In most cases, capital gains tax can be deferred by investing in a qualified opportunity fund within 180 days of the sale of the asset (sometimes longer if certain conditions are met). Deferred capital gains are not taxed by the IRS until the investor sells or exchanges the QOF interest or until December 31, 2026, whichever comes first.

Consider the case of an investor who sells a commercial property for $4 million and has a base of $2 million and $2 million in capital gains. Based on a 20% capital gains tax rate, they are subject to $400,000 in capital gains tax. Investing the $2 million in capital gains in a qualified opportunity fund allows them to keep the working $400,000 in a QOF investment for up to five years.

Also, unlike a 1031 exchange, which requires all proceeds from a sale to be invested for full tax deferral, a QOF investor can only invest their capital gains in a QOF and can do what they wants with its base. This flexibility over a 1031 exchange can provide a huge advantage to a real estate investor who may have another goal for their base and whose earnings come entirely from a real estate sale.

Potentially no tax on investment gains

Investors who maintain their QOF investments for a full 10 years will receive 100% of their investment gains tax-free provided their fund complies with IRS rules and regulations.

Investor Risks with Opportunity Zone Investments

While Qualified Opportunity Zones can offer significant tax benefits, they are also associated with certain risks, including development risks such as delays, cost overruns, utility complications, and other risks common to real estate in general.
Additionally, investing in communities in transition may involve other risks, including the continued positive trend of the community in question. Promoters must feel that the investment project can be justified independently of any tax advantage. In other words, tax benefits won’t make a bad deal a good deal, but they have the potential to make a good deal. A potential investor should carefully read the private placement offering memorandum, which describes all of these risks.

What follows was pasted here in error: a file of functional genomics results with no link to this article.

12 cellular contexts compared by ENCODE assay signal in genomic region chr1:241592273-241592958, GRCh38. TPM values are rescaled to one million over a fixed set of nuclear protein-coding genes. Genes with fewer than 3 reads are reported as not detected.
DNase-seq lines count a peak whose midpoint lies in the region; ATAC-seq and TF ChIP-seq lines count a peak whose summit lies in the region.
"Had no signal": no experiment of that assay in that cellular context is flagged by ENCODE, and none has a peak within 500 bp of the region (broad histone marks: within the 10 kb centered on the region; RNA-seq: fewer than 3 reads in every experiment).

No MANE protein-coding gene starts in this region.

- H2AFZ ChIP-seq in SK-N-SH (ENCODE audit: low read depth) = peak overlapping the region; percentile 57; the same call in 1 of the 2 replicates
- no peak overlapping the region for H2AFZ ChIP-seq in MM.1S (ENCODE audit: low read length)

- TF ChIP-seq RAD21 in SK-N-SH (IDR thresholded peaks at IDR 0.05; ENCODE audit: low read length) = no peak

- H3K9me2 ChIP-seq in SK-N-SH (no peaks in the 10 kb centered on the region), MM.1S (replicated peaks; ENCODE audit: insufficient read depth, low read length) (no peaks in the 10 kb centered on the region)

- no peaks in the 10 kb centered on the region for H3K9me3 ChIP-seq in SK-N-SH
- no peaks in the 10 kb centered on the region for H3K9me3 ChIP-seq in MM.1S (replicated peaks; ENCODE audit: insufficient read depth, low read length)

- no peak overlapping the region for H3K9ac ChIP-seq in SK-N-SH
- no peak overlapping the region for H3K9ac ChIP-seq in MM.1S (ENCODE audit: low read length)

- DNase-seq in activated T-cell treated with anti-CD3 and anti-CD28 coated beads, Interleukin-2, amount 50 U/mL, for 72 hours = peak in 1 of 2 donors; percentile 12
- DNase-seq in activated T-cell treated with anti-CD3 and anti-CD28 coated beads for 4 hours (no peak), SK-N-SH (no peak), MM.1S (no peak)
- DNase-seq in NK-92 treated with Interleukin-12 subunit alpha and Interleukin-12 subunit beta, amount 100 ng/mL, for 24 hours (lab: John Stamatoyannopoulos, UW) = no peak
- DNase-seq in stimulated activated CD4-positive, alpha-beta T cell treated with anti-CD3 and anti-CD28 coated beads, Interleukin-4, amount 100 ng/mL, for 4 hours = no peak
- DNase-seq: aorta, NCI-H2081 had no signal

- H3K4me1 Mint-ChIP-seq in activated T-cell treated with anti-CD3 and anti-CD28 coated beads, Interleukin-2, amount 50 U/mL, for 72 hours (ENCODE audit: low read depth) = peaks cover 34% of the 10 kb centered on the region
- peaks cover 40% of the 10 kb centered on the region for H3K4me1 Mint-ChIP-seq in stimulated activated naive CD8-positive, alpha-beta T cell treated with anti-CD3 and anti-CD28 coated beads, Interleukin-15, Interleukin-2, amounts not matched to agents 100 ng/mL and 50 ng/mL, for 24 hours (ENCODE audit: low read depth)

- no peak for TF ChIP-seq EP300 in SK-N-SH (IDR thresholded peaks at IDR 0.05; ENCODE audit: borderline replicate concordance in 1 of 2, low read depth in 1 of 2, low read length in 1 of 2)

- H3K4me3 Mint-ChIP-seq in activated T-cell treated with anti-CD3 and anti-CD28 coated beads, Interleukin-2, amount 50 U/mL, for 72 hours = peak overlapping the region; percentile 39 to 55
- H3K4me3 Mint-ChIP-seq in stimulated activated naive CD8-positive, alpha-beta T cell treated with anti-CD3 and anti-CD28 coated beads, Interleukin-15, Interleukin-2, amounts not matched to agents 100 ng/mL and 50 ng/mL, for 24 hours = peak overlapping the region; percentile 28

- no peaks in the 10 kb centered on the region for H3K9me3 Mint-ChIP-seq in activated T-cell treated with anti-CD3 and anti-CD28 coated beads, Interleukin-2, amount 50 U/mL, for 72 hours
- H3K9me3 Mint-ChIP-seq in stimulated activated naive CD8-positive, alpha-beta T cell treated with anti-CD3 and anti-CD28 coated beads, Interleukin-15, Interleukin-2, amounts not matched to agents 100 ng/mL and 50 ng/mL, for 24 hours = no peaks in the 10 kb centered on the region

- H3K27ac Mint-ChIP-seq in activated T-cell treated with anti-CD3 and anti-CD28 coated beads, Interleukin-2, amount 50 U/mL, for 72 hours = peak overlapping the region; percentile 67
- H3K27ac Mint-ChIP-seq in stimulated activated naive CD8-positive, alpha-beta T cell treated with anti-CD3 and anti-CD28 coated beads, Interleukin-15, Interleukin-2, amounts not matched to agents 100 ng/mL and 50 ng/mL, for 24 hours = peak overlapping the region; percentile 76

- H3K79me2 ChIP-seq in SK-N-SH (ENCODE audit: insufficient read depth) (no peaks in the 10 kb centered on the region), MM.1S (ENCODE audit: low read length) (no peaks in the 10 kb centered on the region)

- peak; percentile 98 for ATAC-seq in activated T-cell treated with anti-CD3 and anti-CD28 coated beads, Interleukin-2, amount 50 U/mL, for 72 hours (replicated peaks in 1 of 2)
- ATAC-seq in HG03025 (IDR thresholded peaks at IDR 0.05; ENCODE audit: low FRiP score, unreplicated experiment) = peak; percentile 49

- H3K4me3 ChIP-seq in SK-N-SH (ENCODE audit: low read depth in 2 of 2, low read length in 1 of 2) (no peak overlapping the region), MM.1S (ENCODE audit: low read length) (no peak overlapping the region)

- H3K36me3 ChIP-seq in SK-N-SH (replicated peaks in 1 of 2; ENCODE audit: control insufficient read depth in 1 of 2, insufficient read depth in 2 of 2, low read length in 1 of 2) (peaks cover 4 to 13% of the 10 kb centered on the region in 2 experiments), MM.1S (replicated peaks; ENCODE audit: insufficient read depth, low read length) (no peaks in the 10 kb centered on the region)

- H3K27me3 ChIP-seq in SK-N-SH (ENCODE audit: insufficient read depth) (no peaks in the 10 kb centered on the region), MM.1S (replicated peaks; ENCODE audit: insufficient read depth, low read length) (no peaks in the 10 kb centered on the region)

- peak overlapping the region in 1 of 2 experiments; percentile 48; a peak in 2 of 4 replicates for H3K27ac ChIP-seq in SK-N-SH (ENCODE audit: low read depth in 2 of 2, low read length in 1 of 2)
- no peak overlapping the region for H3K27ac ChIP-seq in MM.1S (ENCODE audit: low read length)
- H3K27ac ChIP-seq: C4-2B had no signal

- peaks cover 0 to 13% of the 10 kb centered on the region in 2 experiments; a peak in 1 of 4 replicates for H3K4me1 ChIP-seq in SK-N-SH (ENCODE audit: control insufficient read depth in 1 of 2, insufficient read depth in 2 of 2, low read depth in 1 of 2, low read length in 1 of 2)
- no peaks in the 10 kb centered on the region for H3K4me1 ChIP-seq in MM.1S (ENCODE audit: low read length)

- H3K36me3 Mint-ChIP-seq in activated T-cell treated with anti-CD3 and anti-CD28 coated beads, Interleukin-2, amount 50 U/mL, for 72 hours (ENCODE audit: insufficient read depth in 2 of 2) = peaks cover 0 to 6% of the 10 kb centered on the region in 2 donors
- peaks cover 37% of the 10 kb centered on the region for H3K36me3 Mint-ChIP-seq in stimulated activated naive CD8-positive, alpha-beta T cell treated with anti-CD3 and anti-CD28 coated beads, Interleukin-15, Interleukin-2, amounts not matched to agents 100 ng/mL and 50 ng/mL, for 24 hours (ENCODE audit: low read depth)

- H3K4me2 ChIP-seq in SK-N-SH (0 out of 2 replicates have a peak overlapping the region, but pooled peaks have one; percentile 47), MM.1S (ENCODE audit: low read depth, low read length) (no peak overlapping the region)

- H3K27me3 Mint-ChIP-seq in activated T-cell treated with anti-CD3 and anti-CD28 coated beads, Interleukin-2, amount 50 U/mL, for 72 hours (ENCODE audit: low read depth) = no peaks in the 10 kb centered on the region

Non-Compliant States

Some states don’t follow QOZ’s tax benefits to the letter, which means that QOZ can shelter federal tax, but not state tax, which is the case in North Carolina, Mississippi, and California. Despite non-compliance at the state level, federal tax benefits still apply. This means that you can still invest in a QOZ fund if you live in one of the states mentioned above, but you must be prepared to pay capital gains tax in your state.


An investor would be wise to work with a qualified financial and tax advisor to assess whether it makes sense to pay their capital gains tax now or to defer it for up to five years by taking advantage of investing in a zone fund of qualified opportunity. In a side-by-side chart, a good investment and tax team should be able to model the pros and cons for you while evaluating the investment opportunity and the information in the private placement memorandum.

Chief Investment Strategist, Provident Wealth Advisors

Daniel Goodwin is Chief Investment Strategist and Founder of Provident Wealth Advisors, Goodwin Financial Group and Provident1031.com, a division of Provident Wealth. Daniel holds a Series 65 Securities license as well as a Texas Insurance license. Daniel is a representative investment advisor and trustee for corporate clients. Daniel has been serving families and small business owners in his community for over 25 years.

Securities offered by AAG Capital Inc., member SIPC and FINRA.